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Likeable and vibrant, Seattle’s greatest asset may be its proximity to the glorious Puget Sound, the deep-water inlet around which much of the population of Washington lives, and which hosts the metropolis on its eastern shore. To the west is the Olympic Peninsula, whose mountains are home to rare elk and lush vegetation that merges into rainforest, and whose rustic beaches have remained pristine and protected. Not quite as rainy as the mountains to its north, the southern coast is flatter and more accessible but not as appealing. The nearest real attraction lies a few hours south, where you can marvel at the eye-opening volcanic scenery of Mount St Helens.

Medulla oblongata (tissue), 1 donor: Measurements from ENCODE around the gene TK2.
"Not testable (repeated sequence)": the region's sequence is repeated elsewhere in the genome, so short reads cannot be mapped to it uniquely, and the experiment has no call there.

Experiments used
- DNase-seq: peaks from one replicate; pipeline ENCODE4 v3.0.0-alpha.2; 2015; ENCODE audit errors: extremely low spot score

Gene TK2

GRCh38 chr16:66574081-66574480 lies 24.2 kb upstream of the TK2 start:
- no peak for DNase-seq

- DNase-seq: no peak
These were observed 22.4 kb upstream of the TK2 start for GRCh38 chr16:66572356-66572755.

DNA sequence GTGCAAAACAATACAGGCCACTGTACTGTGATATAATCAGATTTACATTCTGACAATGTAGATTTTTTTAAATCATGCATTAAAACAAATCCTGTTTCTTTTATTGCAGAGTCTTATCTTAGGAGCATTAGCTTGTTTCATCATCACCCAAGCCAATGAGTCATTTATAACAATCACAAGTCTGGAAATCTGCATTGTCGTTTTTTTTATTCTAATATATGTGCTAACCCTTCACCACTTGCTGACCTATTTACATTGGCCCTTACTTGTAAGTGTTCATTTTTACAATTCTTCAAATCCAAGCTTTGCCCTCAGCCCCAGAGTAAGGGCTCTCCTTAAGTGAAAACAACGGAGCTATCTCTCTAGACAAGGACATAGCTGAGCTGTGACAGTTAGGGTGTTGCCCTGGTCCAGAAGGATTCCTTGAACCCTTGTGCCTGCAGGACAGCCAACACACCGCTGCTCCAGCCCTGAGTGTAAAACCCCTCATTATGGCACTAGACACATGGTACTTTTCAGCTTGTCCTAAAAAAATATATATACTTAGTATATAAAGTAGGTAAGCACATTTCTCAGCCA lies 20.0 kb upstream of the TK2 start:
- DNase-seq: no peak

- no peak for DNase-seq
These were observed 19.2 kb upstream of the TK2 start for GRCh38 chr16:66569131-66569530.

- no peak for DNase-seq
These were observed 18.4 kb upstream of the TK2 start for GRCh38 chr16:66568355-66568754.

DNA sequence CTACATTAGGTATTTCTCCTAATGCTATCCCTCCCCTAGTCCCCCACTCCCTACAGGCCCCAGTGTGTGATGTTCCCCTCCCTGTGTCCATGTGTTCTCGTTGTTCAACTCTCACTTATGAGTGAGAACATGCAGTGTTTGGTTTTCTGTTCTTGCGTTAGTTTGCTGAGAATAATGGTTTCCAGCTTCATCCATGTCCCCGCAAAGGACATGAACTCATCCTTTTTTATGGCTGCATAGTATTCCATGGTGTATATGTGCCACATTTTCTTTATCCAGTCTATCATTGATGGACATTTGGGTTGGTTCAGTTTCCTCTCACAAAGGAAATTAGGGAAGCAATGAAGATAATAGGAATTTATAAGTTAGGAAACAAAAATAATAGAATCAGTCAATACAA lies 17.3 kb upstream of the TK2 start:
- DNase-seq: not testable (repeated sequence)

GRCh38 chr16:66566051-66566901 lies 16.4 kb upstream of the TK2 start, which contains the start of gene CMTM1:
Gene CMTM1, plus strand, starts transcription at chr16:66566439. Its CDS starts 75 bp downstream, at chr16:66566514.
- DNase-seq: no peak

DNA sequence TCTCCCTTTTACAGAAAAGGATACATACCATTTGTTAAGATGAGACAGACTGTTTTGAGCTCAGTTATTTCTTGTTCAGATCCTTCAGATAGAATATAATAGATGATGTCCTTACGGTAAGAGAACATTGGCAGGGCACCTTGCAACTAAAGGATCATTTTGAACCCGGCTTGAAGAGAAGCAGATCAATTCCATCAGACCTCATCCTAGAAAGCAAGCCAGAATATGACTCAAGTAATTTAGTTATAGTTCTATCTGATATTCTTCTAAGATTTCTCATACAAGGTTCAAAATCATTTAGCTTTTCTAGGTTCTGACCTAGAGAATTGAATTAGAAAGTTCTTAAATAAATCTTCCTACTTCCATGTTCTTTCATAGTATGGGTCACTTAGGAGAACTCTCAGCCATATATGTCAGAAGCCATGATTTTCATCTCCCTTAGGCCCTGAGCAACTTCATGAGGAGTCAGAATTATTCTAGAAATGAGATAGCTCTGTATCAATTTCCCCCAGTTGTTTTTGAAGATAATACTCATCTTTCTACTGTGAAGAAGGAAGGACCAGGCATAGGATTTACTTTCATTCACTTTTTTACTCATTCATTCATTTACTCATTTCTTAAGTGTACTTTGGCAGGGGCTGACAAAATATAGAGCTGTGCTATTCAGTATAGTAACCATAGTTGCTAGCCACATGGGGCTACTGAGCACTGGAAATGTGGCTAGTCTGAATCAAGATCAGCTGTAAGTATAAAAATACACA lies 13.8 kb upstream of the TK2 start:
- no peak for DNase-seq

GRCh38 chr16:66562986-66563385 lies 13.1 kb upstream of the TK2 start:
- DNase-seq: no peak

Dry and desolate, the sprawling prairie-plateau and flood-scoured “channeled scablands” that make up most of eastern Washington are a great, bleak expanse enlivened by the pleasant city of Spokane and the colossal Grand Coulee Dam. Otherwise you’re only likely to come out here if you’re travelling the Cascade loop, a memorable four-hundred-mile round-trip drive through the stunning Cascade Mountains.

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